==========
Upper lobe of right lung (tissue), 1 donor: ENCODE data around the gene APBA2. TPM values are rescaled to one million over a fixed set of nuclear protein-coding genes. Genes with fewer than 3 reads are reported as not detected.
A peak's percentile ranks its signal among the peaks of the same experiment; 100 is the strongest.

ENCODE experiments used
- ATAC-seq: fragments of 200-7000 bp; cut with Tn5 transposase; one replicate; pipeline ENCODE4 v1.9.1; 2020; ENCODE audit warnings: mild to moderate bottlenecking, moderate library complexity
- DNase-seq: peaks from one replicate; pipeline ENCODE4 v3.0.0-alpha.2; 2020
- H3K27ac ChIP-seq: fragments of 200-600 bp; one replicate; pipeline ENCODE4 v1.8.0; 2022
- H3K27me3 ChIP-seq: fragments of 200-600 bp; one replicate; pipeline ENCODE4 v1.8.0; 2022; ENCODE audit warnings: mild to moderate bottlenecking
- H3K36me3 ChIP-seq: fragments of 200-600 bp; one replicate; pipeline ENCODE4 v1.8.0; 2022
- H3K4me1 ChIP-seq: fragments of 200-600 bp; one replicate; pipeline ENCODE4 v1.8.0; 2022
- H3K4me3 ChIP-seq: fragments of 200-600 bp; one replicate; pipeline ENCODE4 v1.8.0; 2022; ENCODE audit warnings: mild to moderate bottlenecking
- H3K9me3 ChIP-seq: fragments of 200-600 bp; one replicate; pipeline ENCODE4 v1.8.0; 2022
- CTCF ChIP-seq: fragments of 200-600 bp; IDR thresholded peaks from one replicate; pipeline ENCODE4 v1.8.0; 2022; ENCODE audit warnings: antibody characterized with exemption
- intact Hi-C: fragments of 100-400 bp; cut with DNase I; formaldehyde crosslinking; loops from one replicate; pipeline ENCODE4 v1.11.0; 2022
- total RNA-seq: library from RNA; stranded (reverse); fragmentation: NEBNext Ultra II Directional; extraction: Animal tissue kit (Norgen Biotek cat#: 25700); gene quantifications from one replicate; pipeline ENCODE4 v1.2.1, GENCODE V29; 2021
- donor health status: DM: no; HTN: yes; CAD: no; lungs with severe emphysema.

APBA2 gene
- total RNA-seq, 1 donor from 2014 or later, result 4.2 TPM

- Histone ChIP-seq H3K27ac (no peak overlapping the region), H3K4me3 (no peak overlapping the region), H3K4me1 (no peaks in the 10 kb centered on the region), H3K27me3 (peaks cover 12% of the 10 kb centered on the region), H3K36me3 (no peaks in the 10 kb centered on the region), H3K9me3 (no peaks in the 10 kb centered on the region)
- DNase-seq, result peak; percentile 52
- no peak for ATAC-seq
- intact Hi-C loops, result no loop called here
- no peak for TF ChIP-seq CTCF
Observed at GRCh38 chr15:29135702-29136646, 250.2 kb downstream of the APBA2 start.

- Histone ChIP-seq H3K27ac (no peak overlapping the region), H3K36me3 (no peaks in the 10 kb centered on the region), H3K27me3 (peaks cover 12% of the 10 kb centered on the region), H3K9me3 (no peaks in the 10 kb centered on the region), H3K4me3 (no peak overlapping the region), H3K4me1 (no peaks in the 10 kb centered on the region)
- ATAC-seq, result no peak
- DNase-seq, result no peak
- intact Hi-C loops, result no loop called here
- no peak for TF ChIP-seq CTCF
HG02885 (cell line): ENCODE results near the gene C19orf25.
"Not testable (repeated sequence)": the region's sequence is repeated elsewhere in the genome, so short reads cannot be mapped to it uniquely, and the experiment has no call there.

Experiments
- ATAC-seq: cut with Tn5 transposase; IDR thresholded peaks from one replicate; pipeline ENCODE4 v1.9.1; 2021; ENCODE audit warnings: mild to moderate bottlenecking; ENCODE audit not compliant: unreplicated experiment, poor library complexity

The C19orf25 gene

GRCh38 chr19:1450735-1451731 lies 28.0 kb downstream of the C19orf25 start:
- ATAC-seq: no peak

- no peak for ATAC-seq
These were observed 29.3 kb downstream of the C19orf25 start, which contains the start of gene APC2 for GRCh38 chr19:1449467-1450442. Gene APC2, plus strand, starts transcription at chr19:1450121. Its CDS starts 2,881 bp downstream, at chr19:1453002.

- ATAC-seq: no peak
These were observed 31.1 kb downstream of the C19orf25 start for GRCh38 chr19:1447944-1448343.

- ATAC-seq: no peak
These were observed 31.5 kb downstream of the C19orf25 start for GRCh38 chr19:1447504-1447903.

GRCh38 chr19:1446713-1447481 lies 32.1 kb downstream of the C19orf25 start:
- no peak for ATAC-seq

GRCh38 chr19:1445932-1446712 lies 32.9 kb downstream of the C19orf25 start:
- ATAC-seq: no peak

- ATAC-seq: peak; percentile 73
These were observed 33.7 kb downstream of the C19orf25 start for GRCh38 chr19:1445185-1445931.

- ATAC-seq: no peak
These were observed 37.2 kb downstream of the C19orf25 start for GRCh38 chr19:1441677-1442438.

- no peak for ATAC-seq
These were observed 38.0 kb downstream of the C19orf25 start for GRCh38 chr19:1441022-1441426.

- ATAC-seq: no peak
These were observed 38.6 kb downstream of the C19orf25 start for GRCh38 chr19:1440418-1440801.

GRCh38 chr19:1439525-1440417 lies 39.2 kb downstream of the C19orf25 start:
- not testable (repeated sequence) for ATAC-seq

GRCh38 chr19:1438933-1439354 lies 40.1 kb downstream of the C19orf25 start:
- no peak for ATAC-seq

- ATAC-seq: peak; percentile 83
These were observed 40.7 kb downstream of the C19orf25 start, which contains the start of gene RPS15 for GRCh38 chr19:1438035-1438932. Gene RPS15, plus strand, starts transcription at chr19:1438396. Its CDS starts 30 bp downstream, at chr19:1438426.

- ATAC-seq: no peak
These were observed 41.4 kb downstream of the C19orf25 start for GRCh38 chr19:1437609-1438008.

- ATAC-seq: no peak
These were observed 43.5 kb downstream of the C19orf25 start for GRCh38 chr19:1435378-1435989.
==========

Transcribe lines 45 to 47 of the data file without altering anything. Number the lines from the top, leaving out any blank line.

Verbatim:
- ATAC-seq: no peak

- ATAC-seq: peak; percentile 73
These were observed 33.7 kb downstream of the C19orf25 start for GRCh38 chr19:1445185-1445931.